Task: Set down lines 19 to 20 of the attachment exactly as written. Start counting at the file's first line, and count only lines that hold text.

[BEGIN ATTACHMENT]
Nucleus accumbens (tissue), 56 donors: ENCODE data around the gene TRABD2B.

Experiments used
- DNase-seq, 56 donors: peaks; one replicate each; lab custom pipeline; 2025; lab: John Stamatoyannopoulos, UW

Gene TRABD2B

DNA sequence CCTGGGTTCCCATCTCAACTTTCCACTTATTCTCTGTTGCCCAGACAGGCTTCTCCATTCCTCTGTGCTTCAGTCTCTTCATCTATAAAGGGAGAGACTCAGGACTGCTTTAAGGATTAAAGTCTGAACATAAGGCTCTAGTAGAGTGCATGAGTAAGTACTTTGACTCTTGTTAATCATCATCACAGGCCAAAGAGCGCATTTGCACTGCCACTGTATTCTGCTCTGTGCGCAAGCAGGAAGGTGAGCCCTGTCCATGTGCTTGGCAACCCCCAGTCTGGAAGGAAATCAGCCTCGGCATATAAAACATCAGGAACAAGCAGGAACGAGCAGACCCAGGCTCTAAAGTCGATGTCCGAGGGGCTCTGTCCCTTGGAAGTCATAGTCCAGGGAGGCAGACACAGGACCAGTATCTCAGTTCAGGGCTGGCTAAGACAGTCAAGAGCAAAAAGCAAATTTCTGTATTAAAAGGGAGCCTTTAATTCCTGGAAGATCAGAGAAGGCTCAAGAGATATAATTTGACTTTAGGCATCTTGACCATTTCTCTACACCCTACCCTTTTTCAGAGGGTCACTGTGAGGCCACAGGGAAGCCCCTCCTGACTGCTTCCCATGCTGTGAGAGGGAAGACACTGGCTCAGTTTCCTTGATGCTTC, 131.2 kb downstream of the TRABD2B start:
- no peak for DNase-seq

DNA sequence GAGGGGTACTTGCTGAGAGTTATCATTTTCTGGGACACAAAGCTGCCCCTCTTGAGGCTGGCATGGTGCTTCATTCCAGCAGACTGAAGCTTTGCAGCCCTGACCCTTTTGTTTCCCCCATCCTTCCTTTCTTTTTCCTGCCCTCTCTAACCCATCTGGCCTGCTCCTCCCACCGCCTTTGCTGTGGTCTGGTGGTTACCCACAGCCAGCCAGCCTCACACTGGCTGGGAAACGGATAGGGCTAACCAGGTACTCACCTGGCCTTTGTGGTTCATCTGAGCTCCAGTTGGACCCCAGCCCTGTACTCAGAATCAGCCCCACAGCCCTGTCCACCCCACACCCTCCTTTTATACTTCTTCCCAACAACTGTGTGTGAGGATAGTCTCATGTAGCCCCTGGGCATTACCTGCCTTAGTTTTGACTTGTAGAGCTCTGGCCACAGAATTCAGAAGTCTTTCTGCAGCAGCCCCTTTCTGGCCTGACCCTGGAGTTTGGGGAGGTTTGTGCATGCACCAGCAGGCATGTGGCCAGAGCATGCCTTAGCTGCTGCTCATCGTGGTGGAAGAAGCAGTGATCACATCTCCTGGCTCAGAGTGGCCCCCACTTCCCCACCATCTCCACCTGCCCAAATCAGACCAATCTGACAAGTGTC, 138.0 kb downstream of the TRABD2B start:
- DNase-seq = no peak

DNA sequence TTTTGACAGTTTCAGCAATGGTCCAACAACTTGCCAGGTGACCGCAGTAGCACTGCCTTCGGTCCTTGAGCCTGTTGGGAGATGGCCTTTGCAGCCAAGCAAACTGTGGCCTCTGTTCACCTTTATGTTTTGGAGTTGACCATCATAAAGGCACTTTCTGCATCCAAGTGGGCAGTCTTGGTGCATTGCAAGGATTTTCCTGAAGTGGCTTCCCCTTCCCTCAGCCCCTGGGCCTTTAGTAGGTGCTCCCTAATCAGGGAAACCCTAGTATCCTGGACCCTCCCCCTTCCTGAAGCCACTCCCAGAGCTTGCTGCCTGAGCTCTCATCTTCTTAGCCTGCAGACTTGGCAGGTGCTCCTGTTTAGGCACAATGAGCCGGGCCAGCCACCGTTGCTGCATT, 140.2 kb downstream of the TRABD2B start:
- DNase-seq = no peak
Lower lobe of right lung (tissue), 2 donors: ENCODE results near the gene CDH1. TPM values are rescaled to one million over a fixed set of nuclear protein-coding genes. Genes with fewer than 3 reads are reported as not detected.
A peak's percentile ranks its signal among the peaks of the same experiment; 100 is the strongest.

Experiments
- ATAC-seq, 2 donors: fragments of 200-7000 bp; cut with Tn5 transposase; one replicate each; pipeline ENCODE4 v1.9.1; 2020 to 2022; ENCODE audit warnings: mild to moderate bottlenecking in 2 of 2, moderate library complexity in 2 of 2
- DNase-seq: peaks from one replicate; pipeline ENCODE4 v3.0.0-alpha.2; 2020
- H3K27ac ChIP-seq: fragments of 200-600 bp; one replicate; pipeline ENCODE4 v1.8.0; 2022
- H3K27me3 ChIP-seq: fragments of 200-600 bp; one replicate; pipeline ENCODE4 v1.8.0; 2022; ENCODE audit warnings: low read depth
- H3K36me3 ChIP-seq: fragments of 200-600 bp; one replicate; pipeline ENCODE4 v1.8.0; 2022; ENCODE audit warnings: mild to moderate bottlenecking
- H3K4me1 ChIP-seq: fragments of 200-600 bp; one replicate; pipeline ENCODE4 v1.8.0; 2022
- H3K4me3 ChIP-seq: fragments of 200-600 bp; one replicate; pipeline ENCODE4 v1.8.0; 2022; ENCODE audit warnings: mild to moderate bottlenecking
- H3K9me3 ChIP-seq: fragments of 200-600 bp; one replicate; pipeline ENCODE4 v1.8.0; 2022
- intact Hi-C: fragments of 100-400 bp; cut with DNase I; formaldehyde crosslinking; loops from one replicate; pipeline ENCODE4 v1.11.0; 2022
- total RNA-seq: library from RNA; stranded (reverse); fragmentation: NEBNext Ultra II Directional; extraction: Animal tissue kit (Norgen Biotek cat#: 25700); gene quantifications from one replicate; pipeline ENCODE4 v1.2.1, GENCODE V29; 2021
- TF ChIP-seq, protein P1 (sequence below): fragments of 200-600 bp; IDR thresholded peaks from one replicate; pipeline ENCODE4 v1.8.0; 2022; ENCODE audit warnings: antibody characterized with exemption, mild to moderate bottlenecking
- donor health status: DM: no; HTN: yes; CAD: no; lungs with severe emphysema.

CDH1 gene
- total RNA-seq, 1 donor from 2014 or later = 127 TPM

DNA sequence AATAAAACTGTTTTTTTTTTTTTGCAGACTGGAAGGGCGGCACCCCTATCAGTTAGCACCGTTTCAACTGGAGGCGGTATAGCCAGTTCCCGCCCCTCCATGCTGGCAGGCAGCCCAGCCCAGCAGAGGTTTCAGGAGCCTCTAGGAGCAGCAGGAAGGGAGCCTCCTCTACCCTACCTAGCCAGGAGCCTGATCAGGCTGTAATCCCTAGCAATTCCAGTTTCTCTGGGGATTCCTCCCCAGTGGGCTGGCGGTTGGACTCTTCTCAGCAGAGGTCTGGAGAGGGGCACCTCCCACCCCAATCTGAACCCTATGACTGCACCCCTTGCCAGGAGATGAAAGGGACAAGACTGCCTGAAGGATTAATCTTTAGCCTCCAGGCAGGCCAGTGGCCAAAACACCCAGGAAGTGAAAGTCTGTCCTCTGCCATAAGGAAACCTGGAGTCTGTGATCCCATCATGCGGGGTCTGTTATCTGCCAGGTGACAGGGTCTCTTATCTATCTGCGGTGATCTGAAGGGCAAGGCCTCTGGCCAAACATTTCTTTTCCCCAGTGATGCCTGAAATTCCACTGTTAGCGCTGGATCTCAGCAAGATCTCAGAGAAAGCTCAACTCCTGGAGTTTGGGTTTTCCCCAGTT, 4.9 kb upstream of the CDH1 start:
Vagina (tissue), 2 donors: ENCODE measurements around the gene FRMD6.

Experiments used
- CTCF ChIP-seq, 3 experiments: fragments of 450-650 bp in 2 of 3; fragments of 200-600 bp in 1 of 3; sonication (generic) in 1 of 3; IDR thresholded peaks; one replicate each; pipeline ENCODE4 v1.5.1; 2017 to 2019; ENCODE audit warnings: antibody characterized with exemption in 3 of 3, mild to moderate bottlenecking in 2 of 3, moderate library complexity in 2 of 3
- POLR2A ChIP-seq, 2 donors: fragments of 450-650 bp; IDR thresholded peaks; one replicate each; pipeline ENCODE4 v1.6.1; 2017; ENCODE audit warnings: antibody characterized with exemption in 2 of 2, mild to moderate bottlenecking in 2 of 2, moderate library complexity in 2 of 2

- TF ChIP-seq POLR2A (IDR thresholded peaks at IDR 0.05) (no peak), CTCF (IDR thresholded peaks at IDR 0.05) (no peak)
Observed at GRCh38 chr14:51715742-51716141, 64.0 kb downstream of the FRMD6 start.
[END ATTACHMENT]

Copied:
- H3K4me1 ChIP-seq: fragments of 200-600 bp; one replicate; pipeline ENCODE4 v1.8.0; 2022
- H3K4me3 ChIP-seq: fragments of 200-600 bp; one replicate; pipeline ENCODE4 v1.8.0; 2022; ENCODE audit warnings: mild to moderate bottlenecking